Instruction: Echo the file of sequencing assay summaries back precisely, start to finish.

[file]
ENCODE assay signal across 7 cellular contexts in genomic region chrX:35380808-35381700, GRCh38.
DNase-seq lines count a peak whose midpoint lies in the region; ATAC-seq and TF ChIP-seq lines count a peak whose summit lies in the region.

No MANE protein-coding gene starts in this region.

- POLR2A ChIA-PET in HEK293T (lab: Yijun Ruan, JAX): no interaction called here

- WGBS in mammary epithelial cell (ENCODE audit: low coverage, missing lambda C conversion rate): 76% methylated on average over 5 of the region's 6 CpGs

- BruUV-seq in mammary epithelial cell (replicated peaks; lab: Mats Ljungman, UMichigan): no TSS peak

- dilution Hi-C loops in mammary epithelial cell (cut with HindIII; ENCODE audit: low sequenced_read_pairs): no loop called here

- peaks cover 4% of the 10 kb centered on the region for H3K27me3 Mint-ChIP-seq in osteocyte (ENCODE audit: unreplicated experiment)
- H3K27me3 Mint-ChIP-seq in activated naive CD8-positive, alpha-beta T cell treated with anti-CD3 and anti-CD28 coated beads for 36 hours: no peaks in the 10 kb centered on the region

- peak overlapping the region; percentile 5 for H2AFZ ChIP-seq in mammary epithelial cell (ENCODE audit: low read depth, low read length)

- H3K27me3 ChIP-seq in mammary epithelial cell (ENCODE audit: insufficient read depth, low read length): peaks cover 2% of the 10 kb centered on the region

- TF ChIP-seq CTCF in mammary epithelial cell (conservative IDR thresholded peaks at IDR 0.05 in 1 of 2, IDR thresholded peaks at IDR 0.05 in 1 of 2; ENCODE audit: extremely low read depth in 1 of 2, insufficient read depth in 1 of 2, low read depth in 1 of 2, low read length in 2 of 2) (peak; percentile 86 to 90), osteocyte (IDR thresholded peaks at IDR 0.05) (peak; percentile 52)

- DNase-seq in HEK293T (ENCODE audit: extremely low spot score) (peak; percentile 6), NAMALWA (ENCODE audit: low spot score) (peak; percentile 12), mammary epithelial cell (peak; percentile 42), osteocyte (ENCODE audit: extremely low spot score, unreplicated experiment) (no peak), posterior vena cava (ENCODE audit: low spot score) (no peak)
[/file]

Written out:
ENCODE assay signal across 7 cellular contexts in genomic region chrX:35380808-35381700, GRCh38.
DNase-seq lines count a peak whose midpoint lies in the region; ATAC-seq and TF ChIP-seq lines count a peak whose summit lies in the region.

No MANE protein-coding gene starts in this region.

- POLR2A ChIA-PET in HEK293T (lab: Yijun Ruan, JAX): no interaction called here

- WGBS in mammary epithelial cell (ENCODE audit: low coverage, missing lambda C conversion rate): 76% methylated on average over 5 of the region's 6 CpGs

- BruUV-seq in mammary epithelial cell (replicated peaks; lab: Mats Ljungman, UMichigan): no TSS peak

- dilution Hi-C loops in mammary epithelial cell (cut with HindIII; ENCODE audit: low sequenced_read_pairs): no loop called here

- peaks cover 4% of the 10 kb centered on the region for H3K27me3 Mint-ChIP-seq in osteocyte (ENCODE audit: unreplicated experiment)
- H3K27me3 Mint-ChIP-seq in activated naive CD8-positive, alpha-beta T cell treated with anti-CD3 and anti-CD28 coated beads for 36 hours: no peaks in the 10 kb centered on the region

- peak overlapping the region; percentile 5 for H2AFZ ChIP-seq in mammary epithelial cell (ENCODE audit: low read depth, low read length)

- H3K27me3 ChIP-seq in mammary epithelial cell (ENCODE audit: insufficient read depth, low read length): peaks cover 2% of the 10 kb centered on the region

- TF ChIP-seq CTCF in mammary epithelial cell (conservative IDR thresholded peaks at IDR 0.05 in 1 of 2, IDR thresholded peaks at IDR 0.05 in 1 of 2; ENCODE audit: extremely low read depth in 1 of 2, insufficient read depth in 1 of 2, low read depth in 1 of 2, low read length in 2 of 2) (peak; percentile 86 to 90), osteocyte (IDR thresholded peaks at IDR 0.05) (peak; percentile 52)

- DNase-seq in HEK293T (ENCODE audit: extremely low spot score) (peak; percentile 6), NAMALWA (ENCODE audit: low spot score) (peak; percentile 12), mammary epithelial cell (peak; percentile 42), osteocyte (ENCODE audit: extremely low spot score, unreplicated experiment) (no peak), posterior vena cava (ENCODE audit: low spot score) (no peak)